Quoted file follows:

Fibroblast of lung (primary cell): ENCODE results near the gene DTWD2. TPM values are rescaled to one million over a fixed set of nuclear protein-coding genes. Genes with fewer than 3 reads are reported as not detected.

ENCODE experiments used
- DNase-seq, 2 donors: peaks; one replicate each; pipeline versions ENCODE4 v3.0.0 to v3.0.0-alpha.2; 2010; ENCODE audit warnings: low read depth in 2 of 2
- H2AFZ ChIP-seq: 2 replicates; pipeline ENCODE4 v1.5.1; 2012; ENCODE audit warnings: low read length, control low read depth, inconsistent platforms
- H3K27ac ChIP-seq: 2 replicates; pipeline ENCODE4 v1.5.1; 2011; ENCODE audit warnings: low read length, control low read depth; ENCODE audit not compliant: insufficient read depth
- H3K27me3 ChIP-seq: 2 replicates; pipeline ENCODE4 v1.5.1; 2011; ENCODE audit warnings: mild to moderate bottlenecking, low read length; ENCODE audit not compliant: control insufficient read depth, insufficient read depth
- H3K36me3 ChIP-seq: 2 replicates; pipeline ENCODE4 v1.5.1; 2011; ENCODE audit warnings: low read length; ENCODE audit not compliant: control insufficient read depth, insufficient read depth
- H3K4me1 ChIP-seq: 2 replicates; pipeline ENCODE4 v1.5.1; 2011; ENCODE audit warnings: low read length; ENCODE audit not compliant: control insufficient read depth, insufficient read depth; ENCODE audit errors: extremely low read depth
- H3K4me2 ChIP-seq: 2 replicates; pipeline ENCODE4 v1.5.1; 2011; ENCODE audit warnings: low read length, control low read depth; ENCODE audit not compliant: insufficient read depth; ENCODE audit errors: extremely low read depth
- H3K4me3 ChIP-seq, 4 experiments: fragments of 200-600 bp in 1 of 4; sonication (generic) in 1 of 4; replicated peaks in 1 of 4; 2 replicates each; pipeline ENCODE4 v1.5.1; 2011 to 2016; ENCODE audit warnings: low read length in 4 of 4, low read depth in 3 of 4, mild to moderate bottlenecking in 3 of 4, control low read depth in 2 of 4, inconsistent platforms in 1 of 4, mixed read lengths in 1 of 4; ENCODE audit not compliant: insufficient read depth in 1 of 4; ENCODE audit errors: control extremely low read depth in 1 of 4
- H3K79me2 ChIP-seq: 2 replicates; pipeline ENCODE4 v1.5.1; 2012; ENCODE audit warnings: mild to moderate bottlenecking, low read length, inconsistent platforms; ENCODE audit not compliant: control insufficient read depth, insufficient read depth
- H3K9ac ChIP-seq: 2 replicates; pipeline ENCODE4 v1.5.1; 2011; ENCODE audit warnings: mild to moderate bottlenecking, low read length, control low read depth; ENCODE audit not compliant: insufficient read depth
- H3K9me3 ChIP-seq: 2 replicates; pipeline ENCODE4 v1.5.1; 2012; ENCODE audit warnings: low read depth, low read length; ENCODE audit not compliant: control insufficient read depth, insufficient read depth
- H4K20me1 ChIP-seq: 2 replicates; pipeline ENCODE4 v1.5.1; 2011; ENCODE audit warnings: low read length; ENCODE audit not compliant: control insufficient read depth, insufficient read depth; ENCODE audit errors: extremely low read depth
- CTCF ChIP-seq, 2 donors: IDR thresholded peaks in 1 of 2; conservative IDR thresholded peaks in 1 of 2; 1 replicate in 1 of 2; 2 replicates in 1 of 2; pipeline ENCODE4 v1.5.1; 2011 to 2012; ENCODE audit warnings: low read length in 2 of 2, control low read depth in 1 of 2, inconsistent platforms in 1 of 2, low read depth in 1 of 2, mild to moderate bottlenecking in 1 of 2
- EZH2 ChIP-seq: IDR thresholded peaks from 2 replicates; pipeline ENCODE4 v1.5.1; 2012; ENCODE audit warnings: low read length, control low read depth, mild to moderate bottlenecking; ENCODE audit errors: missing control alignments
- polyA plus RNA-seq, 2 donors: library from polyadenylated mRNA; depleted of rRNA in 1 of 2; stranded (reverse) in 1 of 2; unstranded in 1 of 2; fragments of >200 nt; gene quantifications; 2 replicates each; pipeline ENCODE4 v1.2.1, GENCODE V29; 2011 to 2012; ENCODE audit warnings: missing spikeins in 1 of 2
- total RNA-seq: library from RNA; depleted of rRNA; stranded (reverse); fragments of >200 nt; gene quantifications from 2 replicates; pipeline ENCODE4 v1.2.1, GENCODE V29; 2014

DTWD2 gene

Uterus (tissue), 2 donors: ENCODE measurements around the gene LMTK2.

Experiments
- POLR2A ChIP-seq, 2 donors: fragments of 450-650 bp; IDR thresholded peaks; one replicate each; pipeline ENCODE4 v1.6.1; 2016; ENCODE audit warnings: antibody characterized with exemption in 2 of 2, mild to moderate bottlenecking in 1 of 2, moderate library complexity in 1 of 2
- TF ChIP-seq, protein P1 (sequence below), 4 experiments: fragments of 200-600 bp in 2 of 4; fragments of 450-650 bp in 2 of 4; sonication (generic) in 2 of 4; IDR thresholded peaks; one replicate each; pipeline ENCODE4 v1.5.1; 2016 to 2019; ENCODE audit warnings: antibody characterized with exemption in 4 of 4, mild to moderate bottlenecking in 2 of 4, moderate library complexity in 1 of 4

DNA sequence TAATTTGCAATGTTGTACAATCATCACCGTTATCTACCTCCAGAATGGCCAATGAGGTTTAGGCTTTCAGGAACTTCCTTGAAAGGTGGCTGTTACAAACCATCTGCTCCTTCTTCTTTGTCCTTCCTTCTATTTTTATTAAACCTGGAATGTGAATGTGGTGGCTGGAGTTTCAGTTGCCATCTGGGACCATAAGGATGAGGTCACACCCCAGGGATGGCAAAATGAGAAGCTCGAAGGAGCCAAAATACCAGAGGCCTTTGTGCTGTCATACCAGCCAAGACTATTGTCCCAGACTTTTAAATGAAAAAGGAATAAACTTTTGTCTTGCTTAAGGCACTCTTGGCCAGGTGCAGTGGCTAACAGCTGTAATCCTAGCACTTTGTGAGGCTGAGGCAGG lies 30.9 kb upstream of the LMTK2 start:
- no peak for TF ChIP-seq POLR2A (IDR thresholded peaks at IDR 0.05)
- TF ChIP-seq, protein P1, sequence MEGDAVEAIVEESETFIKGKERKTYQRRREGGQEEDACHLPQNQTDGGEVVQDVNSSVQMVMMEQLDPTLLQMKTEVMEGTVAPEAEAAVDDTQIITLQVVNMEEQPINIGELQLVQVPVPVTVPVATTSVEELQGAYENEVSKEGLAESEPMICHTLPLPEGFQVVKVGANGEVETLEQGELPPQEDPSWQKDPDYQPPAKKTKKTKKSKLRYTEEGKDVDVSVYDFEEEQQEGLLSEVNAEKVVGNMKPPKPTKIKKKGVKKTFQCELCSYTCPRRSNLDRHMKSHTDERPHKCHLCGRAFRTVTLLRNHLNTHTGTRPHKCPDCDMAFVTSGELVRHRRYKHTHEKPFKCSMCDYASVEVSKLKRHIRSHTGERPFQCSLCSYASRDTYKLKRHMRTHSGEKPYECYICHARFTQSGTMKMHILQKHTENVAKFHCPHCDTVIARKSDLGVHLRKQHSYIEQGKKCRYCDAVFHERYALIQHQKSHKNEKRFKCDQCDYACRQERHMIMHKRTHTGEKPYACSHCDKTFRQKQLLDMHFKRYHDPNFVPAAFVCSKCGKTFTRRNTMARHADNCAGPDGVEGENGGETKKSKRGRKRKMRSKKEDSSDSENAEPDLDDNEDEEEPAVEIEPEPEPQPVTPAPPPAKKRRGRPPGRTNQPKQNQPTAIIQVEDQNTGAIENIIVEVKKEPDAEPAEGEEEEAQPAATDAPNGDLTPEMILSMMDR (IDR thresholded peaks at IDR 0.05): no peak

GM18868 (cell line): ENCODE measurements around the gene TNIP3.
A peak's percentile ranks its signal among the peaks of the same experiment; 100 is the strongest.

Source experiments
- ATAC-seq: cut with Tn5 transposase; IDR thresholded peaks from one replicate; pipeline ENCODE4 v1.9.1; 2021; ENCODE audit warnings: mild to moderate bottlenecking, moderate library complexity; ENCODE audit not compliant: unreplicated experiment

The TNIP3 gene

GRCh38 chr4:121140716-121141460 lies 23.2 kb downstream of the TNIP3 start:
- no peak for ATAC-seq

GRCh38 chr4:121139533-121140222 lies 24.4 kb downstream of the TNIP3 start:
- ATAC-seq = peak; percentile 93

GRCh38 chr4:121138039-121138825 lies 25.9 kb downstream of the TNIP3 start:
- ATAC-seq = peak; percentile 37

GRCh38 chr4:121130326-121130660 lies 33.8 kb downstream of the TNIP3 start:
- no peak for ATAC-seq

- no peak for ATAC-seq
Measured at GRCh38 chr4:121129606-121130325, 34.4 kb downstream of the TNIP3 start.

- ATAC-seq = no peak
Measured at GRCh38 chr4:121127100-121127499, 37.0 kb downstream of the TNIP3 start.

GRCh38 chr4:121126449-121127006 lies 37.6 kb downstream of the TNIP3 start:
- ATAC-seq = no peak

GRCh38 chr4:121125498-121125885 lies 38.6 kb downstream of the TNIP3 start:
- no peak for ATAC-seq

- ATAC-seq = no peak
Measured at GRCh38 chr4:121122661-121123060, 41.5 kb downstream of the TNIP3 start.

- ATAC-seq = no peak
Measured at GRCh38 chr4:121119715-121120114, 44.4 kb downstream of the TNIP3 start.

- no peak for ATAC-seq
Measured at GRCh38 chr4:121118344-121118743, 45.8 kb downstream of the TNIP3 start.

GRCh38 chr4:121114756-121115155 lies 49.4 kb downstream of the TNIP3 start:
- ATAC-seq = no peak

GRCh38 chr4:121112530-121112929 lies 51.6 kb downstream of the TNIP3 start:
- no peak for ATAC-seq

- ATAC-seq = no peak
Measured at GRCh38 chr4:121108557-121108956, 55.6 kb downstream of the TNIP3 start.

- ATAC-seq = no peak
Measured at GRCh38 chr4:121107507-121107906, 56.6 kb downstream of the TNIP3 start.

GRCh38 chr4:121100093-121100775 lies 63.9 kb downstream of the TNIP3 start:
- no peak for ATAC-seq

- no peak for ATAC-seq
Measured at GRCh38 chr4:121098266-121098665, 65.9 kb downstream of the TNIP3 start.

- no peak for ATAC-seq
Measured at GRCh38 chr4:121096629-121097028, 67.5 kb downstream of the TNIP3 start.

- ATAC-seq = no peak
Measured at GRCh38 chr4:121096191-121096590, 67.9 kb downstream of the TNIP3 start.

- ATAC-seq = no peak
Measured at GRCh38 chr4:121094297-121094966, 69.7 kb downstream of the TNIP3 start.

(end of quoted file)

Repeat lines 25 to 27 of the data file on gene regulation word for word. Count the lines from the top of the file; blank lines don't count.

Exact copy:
- no peak for TF ChIP-seq POLR2A (IDR thresholded peaks at IDR 0.05)
- TF ChIP-seq, protein P1, sequence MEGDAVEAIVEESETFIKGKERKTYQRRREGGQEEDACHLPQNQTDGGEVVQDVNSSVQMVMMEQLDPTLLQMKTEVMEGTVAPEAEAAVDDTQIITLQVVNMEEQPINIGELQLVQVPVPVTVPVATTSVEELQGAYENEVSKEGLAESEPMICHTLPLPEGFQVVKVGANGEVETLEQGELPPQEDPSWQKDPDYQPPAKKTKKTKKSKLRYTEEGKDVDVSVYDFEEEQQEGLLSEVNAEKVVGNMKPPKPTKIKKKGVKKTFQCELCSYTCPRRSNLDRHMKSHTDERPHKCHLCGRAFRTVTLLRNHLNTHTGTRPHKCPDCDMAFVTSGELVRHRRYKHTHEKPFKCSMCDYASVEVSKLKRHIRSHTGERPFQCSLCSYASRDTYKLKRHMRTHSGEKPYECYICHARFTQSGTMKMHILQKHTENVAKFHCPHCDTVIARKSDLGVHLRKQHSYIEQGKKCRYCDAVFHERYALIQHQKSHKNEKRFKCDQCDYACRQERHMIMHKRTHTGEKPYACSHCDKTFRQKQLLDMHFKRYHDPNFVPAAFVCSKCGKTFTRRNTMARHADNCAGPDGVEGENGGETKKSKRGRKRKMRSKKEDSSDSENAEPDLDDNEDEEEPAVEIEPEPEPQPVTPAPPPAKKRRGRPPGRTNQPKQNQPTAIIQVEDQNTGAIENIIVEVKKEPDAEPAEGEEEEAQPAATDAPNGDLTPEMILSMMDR (IDR thresholded peaks at IDR 0.05): no peak

GM18868 (cell line): ENCODE measurements around the gene TNIP3.